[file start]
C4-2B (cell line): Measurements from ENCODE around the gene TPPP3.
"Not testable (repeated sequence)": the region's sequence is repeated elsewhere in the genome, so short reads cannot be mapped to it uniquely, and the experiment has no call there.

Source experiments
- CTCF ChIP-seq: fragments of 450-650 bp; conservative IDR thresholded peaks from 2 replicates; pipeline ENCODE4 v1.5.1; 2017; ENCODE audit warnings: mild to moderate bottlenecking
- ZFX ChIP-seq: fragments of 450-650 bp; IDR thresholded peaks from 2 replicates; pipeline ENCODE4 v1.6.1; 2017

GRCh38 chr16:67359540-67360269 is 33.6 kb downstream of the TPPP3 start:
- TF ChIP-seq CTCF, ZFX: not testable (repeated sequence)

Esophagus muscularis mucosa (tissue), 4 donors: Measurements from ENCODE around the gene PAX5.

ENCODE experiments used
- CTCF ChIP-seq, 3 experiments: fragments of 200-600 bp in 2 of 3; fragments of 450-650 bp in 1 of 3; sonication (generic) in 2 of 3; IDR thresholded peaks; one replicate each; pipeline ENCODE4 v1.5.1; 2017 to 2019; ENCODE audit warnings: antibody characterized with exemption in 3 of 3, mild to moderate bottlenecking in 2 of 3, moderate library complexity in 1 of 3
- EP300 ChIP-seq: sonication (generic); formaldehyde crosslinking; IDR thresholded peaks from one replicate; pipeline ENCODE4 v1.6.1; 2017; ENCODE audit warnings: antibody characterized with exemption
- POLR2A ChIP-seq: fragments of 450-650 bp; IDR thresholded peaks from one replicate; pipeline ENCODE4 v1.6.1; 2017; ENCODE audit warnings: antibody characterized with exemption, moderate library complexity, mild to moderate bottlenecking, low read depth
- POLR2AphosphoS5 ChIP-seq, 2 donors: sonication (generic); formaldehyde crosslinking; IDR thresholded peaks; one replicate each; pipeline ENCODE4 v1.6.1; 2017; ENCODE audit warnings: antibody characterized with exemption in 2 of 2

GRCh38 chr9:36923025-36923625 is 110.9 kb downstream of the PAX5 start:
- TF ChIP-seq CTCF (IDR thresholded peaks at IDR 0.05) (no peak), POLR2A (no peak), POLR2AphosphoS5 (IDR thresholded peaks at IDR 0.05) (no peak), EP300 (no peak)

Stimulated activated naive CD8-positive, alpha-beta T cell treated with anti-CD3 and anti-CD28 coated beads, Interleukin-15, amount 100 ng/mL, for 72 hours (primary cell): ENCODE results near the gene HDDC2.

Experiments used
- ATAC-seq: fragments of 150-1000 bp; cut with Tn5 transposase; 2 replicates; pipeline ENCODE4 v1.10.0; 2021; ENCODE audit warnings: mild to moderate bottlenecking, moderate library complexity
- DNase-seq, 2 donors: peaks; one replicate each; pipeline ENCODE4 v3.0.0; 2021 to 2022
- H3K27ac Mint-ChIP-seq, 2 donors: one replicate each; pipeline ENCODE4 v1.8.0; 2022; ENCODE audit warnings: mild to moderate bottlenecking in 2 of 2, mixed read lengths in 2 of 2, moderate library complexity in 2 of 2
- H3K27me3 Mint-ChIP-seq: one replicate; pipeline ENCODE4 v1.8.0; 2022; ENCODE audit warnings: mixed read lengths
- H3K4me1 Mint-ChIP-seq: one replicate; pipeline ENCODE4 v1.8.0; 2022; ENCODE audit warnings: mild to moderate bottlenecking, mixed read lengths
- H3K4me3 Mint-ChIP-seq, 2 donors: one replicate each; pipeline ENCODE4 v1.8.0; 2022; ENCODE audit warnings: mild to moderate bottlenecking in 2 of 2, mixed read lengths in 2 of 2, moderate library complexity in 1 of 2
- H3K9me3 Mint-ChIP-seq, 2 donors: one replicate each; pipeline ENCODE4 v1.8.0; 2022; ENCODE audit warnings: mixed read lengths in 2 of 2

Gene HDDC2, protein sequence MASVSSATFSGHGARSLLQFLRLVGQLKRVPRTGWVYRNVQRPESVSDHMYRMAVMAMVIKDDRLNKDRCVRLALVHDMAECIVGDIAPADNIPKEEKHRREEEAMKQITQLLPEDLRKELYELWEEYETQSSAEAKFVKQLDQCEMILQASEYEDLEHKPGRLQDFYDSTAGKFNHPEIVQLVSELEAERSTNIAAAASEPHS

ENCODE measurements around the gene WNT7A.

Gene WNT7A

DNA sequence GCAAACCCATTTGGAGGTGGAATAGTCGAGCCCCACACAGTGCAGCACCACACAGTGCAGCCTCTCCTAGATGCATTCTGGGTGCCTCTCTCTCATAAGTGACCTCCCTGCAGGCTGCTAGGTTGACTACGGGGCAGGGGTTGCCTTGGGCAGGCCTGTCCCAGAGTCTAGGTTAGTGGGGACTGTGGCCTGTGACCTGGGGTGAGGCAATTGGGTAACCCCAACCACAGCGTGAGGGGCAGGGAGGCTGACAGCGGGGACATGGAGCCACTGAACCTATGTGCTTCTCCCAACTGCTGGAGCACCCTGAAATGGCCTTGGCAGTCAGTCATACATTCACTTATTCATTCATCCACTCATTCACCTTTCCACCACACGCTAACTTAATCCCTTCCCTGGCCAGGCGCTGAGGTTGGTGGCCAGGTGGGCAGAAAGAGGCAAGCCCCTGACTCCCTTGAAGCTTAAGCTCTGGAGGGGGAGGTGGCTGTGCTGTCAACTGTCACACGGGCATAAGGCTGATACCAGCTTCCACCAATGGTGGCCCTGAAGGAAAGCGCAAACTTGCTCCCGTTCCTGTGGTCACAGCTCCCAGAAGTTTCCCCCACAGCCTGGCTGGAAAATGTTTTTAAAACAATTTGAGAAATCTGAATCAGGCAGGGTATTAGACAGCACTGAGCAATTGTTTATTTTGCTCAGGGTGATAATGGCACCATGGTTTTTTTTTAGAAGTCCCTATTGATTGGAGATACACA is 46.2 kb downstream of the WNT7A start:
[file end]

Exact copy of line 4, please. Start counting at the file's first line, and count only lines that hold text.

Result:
- CTCF ChIP-seq: fragments of 450-650 bp; conservative IDR thresholded peaks from 2 replicates; pipeline ENCODE4 v1.5.1; 2017; ENCODE audit warnings: mild to moderate bottlenecking